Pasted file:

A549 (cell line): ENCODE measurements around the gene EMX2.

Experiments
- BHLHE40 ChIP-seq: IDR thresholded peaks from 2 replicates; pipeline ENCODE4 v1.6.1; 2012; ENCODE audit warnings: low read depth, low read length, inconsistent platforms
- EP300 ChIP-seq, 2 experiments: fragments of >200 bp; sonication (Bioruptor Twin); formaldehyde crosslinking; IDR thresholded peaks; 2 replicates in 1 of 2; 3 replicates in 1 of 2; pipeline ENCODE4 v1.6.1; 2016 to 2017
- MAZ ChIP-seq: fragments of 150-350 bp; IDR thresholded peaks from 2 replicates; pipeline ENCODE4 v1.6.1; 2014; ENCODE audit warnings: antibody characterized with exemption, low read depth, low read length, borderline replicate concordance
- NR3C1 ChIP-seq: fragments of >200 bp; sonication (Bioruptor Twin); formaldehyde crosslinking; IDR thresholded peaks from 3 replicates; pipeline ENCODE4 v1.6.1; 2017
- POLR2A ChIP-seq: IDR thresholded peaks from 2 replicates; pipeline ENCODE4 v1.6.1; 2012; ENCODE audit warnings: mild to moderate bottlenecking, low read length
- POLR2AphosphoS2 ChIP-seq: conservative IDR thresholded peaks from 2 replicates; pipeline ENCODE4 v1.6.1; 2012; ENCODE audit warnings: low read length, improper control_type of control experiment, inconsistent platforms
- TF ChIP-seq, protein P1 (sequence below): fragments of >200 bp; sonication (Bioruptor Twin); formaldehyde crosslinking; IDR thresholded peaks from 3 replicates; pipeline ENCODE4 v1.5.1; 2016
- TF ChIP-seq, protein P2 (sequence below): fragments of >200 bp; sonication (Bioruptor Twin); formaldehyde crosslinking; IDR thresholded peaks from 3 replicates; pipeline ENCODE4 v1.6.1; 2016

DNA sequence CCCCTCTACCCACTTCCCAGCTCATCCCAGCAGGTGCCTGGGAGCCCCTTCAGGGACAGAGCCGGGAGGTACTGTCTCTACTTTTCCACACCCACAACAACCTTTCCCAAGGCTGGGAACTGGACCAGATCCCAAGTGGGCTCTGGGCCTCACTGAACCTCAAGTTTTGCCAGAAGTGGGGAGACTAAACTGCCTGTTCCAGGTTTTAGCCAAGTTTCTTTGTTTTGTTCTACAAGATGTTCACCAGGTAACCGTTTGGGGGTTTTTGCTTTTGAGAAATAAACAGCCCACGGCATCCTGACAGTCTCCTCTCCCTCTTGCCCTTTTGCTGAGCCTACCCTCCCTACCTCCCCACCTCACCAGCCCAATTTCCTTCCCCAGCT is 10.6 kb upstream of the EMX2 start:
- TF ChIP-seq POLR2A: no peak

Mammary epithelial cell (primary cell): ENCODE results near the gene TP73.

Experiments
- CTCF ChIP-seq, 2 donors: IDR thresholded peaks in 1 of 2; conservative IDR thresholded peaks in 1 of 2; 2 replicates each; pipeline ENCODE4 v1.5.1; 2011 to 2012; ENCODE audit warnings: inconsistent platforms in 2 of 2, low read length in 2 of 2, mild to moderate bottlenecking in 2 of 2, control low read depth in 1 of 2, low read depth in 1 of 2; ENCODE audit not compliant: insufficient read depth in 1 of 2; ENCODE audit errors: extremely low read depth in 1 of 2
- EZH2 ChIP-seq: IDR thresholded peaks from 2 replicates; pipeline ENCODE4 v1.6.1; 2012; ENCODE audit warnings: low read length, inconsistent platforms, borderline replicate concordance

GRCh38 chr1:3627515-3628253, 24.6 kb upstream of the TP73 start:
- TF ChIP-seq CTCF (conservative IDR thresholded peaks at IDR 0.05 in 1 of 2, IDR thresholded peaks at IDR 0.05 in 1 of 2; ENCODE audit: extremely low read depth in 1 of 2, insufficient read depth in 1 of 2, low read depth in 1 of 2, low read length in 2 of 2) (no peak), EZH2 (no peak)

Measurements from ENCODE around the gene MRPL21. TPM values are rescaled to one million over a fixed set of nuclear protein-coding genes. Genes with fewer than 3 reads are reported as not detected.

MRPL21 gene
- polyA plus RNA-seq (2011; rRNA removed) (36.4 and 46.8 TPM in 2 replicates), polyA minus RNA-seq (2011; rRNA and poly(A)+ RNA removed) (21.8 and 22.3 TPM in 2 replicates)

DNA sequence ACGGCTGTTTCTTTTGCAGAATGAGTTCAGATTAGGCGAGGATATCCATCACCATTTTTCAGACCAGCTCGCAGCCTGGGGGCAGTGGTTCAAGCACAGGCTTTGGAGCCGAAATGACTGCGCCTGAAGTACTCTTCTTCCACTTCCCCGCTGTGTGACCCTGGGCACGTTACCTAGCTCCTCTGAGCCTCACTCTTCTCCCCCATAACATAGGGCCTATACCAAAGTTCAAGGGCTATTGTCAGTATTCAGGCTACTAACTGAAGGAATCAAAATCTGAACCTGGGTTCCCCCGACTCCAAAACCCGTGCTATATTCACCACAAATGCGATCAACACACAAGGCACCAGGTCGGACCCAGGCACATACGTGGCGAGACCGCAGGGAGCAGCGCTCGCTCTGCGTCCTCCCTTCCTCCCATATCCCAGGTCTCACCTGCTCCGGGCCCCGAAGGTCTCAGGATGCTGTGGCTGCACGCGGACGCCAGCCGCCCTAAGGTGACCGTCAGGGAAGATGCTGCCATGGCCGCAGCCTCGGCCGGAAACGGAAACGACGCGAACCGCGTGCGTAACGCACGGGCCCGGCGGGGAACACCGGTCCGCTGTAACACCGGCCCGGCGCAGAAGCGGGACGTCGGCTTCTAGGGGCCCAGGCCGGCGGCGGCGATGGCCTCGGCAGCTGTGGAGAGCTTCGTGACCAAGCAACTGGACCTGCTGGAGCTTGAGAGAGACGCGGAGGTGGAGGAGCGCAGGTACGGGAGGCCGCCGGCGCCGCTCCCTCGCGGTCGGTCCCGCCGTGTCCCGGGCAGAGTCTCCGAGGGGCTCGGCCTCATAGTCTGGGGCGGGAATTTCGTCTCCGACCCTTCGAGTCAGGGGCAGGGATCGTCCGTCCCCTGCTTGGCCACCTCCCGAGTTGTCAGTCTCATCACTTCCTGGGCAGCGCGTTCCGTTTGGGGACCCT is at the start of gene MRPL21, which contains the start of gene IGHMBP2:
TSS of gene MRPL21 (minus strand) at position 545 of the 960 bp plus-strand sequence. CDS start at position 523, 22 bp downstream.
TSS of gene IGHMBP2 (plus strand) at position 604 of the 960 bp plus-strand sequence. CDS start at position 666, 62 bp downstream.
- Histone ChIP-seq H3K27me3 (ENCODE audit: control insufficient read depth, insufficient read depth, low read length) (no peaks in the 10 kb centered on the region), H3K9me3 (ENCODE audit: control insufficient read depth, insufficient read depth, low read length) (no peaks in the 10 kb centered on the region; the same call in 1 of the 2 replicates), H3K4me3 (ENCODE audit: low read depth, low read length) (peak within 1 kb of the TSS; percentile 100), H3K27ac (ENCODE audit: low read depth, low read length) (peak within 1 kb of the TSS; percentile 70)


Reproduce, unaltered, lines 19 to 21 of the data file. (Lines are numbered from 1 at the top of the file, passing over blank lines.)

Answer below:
Measurements from ENCODE around the gene MRPL21. TPM values are rescaled to one million over a fixed set of nuclear protein-coding genes. Genes with fewer than 3 reads are reported as not detected.

MRPL21 gene
- polyA plus RNA-seq (2011; rRNA removed) (36.4 and 46.8 TPM in 2 replicates), polyA minus RNA-seq (2011; rRNA and poly(A)+ RNA removed) (21.8 and 22.3 TPM in 2 replicates)